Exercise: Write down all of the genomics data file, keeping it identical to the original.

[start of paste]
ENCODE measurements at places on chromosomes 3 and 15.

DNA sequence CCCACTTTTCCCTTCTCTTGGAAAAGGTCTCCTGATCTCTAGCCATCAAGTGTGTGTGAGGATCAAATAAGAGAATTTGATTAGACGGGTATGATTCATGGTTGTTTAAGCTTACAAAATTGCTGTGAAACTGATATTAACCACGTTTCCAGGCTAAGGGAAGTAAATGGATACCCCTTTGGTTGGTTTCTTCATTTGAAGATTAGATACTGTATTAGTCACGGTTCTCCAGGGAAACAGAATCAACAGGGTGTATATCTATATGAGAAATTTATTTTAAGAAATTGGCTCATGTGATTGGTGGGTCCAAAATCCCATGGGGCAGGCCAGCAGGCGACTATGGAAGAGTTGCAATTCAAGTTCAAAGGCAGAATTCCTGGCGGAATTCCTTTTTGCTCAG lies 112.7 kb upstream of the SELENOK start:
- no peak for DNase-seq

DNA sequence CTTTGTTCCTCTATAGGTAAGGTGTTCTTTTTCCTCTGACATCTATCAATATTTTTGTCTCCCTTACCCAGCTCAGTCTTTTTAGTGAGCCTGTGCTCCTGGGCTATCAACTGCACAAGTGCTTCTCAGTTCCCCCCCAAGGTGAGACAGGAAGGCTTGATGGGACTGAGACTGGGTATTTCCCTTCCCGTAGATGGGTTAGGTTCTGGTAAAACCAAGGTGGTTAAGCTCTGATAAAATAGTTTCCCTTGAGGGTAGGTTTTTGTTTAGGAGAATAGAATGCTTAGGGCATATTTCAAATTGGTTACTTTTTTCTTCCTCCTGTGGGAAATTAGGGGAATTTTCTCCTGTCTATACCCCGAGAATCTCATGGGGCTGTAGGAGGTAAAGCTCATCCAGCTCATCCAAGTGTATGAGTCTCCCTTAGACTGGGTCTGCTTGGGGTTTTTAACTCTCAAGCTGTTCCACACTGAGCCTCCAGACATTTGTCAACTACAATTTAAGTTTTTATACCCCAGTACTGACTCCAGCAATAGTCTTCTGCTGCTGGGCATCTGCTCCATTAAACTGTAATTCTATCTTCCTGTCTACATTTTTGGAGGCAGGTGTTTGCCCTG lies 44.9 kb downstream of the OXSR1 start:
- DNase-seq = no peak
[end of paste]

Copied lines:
ENCODE measurements at places on chromosomes 3 and 15.

DNA sequence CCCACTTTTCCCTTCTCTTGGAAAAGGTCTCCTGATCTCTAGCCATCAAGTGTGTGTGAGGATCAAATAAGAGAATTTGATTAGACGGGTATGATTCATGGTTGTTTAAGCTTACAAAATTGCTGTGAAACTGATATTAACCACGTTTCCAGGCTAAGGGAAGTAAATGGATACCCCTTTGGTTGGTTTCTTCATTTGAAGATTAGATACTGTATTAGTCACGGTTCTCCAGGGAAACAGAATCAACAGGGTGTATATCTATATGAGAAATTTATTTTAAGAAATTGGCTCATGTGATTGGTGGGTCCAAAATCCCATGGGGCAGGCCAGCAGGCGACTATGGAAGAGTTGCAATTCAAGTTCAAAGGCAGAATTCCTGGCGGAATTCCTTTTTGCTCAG lies 112.7 kb upstream of the SELENOK start:
- no peak for DNase-seq

DNA sequence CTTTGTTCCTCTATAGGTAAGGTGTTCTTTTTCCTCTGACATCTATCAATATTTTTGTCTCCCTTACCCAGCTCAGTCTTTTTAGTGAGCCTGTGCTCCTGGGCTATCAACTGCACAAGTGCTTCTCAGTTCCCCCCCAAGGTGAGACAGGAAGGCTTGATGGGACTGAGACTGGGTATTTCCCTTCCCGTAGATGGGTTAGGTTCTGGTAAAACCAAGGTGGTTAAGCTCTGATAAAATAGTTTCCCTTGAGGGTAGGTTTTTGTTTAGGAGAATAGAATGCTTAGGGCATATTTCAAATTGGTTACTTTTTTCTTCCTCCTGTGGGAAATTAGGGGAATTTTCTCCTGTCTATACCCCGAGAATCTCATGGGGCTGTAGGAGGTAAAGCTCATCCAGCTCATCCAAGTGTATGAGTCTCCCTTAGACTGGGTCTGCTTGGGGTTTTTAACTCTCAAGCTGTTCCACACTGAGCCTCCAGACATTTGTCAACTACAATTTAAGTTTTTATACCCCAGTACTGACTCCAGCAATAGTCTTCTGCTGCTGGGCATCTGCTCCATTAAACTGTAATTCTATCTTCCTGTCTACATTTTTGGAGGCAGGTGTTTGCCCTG lies 44.9 kb downstream of the OXSR1 start:
- DNase-seq = no peak